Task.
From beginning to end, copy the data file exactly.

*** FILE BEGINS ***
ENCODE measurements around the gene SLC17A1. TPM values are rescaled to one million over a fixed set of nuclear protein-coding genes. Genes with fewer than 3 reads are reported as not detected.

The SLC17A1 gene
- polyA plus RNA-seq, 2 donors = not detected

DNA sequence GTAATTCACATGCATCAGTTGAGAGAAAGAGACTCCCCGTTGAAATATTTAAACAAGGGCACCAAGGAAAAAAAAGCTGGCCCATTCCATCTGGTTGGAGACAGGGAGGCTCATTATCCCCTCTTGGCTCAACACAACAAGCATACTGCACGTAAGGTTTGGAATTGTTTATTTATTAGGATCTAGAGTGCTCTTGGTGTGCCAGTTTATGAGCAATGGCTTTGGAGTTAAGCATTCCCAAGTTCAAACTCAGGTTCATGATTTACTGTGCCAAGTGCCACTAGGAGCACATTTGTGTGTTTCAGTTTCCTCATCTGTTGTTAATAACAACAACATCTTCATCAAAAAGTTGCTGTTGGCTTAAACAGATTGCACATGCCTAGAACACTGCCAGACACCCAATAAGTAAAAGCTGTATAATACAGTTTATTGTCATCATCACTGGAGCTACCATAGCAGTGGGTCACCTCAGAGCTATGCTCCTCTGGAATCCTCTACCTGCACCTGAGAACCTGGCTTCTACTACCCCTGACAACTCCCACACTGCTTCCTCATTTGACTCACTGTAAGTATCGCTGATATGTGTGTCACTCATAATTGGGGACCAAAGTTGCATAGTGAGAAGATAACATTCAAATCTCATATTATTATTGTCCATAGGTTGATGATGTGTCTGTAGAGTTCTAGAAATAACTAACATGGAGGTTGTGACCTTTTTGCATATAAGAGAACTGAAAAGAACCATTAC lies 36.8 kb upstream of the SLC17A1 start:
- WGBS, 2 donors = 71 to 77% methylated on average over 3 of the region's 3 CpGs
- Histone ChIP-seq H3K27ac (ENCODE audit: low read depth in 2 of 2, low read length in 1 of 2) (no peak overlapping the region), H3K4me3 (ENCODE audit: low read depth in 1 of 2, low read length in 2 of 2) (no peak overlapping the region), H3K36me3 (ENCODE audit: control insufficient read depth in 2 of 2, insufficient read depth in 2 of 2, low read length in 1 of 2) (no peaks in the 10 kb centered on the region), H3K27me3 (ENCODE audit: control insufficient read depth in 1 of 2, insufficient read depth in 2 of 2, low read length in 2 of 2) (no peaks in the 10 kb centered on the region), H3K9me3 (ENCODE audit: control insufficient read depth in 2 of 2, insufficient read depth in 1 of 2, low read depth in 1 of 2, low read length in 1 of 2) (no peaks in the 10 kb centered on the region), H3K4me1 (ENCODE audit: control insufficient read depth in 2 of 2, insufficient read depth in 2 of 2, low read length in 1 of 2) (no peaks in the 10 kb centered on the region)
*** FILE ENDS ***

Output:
ENCODE measurements around the gene SLC17A1. TPM values are rescaled to one million over a fixed set of nuclear protein-coding genes. Genes with fewer than 3 reads are reported as not detected.

The SLC17A1 gene
- polyA plus RNA-seq, 2 donors = not detected

DNA sequence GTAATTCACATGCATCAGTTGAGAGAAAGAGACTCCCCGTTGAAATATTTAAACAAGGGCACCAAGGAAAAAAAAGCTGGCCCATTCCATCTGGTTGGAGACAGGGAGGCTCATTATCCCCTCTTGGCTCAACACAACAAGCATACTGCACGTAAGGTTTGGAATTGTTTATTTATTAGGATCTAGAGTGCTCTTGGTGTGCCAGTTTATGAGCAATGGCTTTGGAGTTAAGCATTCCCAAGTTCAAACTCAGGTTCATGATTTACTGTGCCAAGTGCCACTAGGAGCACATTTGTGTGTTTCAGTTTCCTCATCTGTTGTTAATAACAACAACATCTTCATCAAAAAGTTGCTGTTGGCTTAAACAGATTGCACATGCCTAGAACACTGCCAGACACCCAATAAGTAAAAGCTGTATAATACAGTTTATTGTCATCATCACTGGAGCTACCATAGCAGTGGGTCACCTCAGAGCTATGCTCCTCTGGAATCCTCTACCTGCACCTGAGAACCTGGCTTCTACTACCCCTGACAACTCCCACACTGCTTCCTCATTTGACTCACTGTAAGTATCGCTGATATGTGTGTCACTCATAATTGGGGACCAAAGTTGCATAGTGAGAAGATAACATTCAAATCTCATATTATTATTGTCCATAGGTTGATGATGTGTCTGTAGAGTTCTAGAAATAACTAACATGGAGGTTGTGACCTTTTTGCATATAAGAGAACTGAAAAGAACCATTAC lies 36.8 kb upstream of the SLC17A1 start:
- WGBS, 2 donors = 71 to 77% methylated on average over 3 of the region's 3 CpGs
- Histone ChIP-seq H3K27ac (ENCODE audit: low read depth in 2 of 2, low read length in 1 of 2) (no peak overlapping the region), H3K4me3 (ENCODE audit: low read depth in 1 of 2, low read length in 2 of 2) (no peak overlapping the region), H3K36me3 (ENCODE audit: control insufficient read depth in 2 of 2, insufficient read depth in 2 of 2, low read length in 1 of 2) (no peaks in the 10 kb centered on the region), H3K27me3 (ENCODE audit: control insufficient read depth in 1 of 2, insufficient read depth in 2 of 2, low read length in 2 of 2) (no peaks in the 10 kb centered on the region), H3K9me3 (ENCODE audit: control insufficient read depth in 2 of 2, insufficient read depth in 1 of 2, low read depth in 1 of 2, low read length in 1 of 2) (no peaks in the 10 kb centered on the region), H3K4me1 (ENCODE audit: control insufficient read depth in 2 of 2, insufficient read depth in 2 of 2, low read length in 1 of 2) (no peaks in the 10 kb centered on the region)